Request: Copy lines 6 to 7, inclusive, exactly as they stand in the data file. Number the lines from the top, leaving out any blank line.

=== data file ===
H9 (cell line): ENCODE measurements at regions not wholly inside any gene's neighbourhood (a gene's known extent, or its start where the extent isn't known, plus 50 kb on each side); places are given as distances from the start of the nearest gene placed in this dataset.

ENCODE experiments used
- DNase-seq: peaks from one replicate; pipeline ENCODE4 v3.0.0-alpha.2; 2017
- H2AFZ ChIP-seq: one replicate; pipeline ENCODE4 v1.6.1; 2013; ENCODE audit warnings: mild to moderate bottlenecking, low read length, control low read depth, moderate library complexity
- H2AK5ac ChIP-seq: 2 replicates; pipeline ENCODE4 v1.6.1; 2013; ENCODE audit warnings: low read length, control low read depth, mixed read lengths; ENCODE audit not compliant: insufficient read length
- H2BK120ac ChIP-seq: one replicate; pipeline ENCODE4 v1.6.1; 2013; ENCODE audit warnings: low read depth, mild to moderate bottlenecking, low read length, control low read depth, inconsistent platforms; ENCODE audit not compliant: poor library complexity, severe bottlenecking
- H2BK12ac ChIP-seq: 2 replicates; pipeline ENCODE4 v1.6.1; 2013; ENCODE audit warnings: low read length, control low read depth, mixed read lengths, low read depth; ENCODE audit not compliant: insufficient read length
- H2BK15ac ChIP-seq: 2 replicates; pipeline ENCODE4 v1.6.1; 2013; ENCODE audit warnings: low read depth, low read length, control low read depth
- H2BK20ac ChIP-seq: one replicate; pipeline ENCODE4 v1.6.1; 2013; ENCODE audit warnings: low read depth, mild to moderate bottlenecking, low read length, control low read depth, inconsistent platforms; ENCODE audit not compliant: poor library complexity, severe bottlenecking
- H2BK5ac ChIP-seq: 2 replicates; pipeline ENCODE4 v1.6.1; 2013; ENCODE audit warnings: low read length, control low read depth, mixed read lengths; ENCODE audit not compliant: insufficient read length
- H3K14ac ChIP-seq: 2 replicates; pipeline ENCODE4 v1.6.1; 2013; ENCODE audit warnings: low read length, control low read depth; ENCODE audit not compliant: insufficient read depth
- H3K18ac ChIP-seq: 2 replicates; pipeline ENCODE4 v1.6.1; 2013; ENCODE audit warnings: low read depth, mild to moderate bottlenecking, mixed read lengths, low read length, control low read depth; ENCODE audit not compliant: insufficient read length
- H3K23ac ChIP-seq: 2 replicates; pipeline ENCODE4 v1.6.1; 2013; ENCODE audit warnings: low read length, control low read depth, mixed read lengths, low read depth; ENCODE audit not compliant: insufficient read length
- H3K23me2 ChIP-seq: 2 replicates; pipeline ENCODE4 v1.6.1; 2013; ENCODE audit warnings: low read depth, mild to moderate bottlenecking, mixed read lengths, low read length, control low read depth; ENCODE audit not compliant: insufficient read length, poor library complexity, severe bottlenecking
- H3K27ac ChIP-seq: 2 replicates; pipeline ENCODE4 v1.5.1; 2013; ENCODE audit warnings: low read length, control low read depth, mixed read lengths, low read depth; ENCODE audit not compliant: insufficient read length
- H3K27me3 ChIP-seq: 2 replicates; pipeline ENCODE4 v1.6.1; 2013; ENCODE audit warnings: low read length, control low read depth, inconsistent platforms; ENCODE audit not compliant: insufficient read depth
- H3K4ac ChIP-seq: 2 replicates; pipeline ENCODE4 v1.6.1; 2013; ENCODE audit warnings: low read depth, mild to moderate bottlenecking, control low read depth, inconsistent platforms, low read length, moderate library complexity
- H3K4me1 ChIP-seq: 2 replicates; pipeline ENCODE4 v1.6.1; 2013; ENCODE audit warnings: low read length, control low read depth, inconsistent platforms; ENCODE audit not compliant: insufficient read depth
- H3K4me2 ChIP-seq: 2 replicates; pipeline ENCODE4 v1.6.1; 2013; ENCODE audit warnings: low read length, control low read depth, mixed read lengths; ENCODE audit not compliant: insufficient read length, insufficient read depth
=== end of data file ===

- H2BK120ac ChIP-seq: one replicate; pipeline ENCODE4 v1.6.1; 2013; ENCODE audit warnings: low read depth, mild to moderate bottlenecking, low read length, control low read depth, inconsistent platforms; ENCODE audit not compliant: poor library complexity, severe bottlenecking
- H2BK12ac ChIP-seq: 2 replicates; pipeline ENCODE4 v1.6.1; 2013; ENCODE audit warnings: low read length, control low read depth, mixed read lengths, low read depth; ENCODE audit not compliant: insufficient read length